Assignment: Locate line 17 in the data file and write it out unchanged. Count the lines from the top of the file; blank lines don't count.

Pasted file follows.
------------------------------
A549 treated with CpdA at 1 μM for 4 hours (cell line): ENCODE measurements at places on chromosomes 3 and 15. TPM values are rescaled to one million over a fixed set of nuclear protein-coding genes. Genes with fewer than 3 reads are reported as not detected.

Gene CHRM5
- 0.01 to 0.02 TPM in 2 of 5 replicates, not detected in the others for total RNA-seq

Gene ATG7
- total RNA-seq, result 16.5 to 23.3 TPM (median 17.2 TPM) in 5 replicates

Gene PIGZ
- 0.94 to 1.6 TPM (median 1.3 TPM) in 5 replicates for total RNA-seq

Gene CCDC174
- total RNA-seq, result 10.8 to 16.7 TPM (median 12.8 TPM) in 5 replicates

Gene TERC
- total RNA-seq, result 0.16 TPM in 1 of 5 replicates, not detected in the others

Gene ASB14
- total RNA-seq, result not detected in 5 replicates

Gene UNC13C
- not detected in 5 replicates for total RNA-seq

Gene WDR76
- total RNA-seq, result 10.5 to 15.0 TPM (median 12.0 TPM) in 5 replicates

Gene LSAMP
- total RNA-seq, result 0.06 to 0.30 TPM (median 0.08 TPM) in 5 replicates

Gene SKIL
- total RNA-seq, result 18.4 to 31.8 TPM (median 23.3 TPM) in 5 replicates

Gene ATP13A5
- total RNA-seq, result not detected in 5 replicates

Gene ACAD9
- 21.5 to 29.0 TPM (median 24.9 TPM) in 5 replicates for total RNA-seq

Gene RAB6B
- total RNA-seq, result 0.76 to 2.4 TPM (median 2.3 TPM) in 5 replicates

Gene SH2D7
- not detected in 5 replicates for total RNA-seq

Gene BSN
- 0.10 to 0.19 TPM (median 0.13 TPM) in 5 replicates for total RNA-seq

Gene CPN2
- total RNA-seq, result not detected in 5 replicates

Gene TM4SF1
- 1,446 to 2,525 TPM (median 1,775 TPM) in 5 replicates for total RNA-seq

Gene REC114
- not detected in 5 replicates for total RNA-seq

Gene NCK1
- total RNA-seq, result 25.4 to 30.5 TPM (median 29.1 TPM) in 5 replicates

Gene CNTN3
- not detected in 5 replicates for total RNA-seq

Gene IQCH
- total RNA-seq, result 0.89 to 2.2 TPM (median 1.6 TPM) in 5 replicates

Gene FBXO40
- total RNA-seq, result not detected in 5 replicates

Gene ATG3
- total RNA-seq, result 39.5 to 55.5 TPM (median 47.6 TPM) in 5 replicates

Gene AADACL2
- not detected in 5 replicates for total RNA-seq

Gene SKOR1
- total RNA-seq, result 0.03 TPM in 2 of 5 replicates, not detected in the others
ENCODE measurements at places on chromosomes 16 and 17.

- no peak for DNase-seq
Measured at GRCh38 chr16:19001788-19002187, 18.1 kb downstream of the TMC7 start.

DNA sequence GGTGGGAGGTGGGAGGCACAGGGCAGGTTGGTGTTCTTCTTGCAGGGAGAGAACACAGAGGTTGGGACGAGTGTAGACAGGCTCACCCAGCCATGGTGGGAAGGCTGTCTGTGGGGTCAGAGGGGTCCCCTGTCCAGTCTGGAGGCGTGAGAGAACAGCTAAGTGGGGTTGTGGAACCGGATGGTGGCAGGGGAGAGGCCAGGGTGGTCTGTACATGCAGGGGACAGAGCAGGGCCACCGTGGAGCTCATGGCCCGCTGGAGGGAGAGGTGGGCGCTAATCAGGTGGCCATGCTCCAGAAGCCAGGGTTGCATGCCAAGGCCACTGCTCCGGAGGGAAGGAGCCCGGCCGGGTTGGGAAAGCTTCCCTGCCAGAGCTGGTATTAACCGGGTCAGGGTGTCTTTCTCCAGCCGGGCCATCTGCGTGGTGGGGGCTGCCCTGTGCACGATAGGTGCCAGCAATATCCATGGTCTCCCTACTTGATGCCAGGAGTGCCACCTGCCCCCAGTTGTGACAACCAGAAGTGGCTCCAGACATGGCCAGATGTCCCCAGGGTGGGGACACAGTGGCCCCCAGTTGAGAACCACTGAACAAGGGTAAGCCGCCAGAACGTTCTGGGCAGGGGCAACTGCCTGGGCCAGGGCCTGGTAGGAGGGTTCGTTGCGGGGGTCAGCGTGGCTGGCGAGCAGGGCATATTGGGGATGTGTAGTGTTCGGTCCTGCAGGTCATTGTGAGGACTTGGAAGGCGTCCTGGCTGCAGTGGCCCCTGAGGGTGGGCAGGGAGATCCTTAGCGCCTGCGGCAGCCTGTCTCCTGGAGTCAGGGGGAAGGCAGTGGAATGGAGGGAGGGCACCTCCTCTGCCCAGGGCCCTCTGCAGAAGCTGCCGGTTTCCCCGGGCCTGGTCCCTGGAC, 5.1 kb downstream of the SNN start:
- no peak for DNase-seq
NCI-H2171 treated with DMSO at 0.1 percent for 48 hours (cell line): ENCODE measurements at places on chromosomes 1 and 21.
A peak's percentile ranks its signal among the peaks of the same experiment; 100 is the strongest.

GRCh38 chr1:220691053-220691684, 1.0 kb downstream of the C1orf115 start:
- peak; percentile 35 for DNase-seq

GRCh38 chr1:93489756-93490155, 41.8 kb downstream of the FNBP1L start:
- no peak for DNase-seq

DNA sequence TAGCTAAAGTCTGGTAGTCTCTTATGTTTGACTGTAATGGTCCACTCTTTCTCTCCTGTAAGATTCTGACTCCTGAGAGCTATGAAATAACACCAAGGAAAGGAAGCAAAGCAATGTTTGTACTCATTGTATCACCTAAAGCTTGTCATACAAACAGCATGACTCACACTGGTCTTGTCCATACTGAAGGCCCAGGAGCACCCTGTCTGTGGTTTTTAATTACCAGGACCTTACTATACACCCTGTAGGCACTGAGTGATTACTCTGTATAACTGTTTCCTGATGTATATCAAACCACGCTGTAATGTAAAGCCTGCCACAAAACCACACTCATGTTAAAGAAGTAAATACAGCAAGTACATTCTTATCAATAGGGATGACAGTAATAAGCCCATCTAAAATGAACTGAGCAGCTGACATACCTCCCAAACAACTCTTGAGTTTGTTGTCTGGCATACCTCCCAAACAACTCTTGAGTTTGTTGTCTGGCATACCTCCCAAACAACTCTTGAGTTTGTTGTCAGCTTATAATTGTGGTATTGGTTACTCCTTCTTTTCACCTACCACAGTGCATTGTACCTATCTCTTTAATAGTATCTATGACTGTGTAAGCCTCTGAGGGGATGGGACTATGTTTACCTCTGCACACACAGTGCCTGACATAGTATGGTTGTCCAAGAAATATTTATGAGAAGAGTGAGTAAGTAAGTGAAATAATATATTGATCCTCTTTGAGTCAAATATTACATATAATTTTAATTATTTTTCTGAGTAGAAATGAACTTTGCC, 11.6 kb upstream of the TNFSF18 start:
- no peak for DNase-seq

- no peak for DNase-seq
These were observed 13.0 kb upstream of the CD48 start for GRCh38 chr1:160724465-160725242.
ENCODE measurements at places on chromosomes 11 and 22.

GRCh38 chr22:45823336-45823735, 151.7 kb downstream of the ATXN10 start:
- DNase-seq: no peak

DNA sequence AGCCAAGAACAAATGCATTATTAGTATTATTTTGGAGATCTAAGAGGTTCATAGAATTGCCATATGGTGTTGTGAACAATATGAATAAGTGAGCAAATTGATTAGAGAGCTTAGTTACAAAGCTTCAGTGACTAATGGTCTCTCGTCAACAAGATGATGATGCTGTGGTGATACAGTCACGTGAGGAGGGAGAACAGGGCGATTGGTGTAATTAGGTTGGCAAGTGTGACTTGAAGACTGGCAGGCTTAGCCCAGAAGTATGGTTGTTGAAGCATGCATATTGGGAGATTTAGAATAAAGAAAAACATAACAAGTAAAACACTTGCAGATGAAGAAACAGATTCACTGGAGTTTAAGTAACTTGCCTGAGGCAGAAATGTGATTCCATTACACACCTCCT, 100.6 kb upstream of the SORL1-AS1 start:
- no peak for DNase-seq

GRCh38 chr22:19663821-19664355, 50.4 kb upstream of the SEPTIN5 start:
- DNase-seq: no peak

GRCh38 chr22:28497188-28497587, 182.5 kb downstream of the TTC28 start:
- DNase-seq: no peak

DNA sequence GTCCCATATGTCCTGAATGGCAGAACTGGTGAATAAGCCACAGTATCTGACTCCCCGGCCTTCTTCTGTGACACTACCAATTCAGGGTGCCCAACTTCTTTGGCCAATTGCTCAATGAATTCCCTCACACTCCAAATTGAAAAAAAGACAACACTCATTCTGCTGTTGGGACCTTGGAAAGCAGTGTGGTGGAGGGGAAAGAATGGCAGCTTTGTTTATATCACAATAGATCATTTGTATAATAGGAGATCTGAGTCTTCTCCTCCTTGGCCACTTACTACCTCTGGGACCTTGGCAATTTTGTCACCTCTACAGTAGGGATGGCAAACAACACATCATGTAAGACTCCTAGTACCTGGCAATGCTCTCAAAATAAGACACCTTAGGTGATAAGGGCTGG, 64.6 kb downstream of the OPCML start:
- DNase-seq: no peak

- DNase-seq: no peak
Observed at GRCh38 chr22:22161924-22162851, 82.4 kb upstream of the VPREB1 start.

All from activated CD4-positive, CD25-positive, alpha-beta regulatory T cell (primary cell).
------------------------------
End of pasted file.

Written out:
- total RNA-seq, result 10.5 to 15.0 TPM (median 12.0 TPM) in 5 replicates